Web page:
Check tour operators’ credentials before paying, folk urged

JOHOR BARU: Holidaymakers looking forward to an enjoyable domestic tourism experience are reminded not to take up too-good-to-be-true travel deals that have been popping up since the recovery movement control order (MCO) was imposed on March 18.

Newly-minted Malaysian Chinese Tourism Association (MCTA) Johor chapter chairman Edwin Tay said as more Malaysians opt for domestic tourism, there would inevitably be some unscrupulous parties taking advantage of the situation to make a quick buck.

He said the association recently came across an online travel package that advertised a Sabah island holiday tour at only RM500 but in reality, the package would cost at least RM900.

“The matter came to our attention after a consumer, who wanted to enjoy a getaway after domestic travel was allowed, made the full payment only to realise that he was duped by a non-existent tour operator.

“The association later found out that the tour operator had used the name of a now-shuttered tour company to offer such packages online,” he said in an interview.

Tay said such low prices would usually be the first thing that caught the consumers’ eyes and influence their decision to make a purchase.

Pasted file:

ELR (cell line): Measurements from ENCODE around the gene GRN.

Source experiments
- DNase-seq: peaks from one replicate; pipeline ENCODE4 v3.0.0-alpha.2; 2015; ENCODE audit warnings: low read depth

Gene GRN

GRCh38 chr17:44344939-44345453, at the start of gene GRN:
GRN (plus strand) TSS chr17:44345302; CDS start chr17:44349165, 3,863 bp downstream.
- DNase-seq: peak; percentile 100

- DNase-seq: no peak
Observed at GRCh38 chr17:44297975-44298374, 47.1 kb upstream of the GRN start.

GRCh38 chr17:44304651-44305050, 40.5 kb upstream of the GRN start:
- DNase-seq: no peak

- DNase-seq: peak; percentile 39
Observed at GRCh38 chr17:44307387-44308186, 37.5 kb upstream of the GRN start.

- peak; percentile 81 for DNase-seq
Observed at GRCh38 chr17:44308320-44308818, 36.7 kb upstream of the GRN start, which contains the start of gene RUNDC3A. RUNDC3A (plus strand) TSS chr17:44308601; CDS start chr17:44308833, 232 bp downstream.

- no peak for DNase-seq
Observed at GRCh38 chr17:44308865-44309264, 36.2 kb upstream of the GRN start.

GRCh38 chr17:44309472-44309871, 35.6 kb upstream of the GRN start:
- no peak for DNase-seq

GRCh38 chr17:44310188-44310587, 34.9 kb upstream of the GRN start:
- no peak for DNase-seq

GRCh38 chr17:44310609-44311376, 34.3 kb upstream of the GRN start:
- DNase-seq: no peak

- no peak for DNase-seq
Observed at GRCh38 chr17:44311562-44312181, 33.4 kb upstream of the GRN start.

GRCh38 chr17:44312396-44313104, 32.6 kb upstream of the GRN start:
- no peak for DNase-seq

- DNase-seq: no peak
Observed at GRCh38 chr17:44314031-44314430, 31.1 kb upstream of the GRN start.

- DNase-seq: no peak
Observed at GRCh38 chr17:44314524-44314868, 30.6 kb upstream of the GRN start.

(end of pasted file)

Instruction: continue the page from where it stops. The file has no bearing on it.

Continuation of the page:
“Often, consumers would not take the trouble to check the tour operator’s credentials and legitimacy before making a payment.

“All legitimate tour operators and companies will usually display their registration number so consumers should look out for that before making a payment and should always obtain a receipt as proof of purchase,” he said.

Tay said the association would work with the relevant agencies, including the Malaysian Communications and Multimedia Commission, to monitor the situation and prevent more people from getting misled by such advertisements.

He added that consumers could check on the tour company’s legitimacy via the Tourism, Arts and Culture Ministry’s registry at

Tay, who was sworn in as the chapter’s chairman on Sept 21, said the new committee under his leadership would appoint a legal adviser soon to help its members improve their legal knowledge.

“This is to help tour operators who faced booking cancellations and postponement since international travel restrictions started earlier this year because of the Covid-19 pandemic.

“We hope to equip them with better knowledge on the rights of both the tour operators and consumers to help them reach an amicable solution when handling the matter,” he said.

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